data_sheet_1_Bovine Neonatal Pancytopenia-Associated Alloantibodies Recognize Individual Bovine Leukocyte Antigen 1 Alleles.pdf (132.8 kB)
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data_sheet_1_Bovine Neonatal Pancytopenia-Associated Alloantibodies Recognize Individual Bovine Leukocyte Antigen 1 Alleles.pdf

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posted on 14.08.2018, 08:57 by Rahel Kasonta, Jacqueline Mauritz, Christina Spohr, Carola Sauter-Louis, Karin Duchow, Klaus Cussler, Mark Holsteg, Max Bastian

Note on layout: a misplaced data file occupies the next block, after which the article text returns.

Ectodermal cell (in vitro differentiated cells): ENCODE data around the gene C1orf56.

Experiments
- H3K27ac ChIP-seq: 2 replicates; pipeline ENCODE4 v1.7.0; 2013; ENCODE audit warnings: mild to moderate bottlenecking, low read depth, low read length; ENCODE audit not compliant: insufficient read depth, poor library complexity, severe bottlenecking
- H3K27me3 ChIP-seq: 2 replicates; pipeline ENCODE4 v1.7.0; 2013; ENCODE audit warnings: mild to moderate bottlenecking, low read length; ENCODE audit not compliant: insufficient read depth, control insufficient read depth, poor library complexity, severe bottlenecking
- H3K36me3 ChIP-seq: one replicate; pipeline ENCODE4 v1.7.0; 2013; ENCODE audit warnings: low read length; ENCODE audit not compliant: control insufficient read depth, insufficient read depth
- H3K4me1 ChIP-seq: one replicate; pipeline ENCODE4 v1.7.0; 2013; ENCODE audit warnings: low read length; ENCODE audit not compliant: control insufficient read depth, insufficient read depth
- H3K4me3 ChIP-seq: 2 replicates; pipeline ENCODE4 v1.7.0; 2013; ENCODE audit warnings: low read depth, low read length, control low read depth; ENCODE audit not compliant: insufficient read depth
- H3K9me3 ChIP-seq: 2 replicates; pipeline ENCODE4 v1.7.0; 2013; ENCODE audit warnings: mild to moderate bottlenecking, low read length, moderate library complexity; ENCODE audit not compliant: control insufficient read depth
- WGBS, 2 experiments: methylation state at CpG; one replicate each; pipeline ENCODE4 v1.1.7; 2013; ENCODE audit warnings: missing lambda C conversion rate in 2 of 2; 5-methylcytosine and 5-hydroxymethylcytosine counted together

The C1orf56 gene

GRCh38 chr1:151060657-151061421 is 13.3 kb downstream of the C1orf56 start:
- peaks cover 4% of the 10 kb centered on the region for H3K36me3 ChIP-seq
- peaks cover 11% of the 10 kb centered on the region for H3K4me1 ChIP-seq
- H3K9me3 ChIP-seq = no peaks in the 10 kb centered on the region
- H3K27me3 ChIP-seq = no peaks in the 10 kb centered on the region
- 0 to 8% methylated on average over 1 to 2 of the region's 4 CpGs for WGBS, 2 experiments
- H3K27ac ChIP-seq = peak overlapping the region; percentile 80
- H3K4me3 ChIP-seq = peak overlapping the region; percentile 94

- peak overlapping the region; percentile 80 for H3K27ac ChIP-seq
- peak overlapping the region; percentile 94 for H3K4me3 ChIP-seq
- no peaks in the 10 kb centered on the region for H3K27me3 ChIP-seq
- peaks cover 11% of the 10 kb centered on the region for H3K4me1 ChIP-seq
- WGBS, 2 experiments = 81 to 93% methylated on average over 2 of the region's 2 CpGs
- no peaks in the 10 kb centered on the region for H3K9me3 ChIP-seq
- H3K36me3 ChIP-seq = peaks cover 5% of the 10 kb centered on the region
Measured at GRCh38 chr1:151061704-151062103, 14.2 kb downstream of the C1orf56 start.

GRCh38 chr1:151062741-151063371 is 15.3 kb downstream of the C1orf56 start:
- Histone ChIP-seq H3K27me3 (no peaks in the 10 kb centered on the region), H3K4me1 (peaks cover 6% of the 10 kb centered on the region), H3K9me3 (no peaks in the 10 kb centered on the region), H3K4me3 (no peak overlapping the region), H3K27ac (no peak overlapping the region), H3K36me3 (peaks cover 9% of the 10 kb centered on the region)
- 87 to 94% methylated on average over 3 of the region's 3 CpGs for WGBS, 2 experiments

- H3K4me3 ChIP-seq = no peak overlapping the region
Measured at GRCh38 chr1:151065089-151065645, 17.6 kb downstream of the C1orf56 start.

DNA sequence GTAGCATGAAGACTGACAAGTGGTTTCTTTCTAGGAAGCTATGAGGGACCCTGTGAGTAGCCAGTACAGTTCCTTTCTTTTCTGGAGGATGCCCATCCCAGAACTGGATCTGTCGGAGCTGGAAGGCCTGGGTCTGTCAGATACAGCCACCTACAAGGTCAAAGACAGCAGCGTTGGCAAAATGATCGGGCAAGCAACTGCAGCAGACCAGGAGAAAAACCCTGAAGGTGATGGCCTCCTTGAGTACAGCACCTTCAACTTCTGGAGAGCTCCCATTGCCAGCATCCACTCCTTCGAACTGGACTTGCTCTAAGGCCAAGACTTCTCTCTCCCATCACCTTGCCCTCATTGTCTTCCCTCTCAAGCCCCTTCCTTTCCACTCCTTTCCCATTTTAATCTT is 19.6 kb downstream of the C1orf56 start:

Bovine neonatal pancytopenia (BNP) was a vaccine-induced alloimmune disease observed in young calves and characterized by hemorrhages, pancytopenia, and severe destruction of the hematopoietic tissues. BNP was induced by alloreactive maternal antibodies present in the colostrum of certain cows vaccinated with a highly adjuvanted vaccine against bovine viral diarrhea. Bioprocess impurities, originating from the production cell line of the vaccine, are likely to have induced these alloreactive antibodies. One prominent alloantigen recognized by vaccine-induced alloantibodies is highly polymorphic bovine major histocompatibility complex class I antigen (bovine leukocyte antigen 1—BoLA I). Aim of this study was to define the fine specificity of BNP-associated anti-BoLA I alloantibodies. In total, eight different BoLA I alleles from the production cell line were identified. All genes were cloned and recombinantly expressed in murine cell lines. Using these cells in a flow cytometric assay, the presence of BoLA I specific alloantibodies in BNP dam sera was proven. Three BoLA I variants were identified that accounted for the majority of vaccine-induced BoLA I reactivity. By comparing the sequence of immunogenic to non-immunogenic BoLA I variants probable minimal epitopes on BoLA I were identified. In general, dams of BNP calves displayed high levels of BoLA I reactive alloantibodies, while vaccinated cows delivering healthy calves had significantly lower alloantibody titers. We identified a subgroup of vaccinated cows with healthy calves displaying very high alloantibody titers. Between these cows and BNP dams no principle difference in the BoLA I reactivity pattern was observed. However, with a limited set of dam-calf pairs it could be demonstrated that serum from these cows did not bind to BoLA I expressing leukocytes of their offspring. By contrast, when testing cells from surviving BNP calves with the corresponding dam’s serum there was significant binding. We therefore conclude that predominantly highly alloreactive cows are at risk to induce BNP and it depends on the paternally inherited BoLA I whether or not the calf develops BNP.

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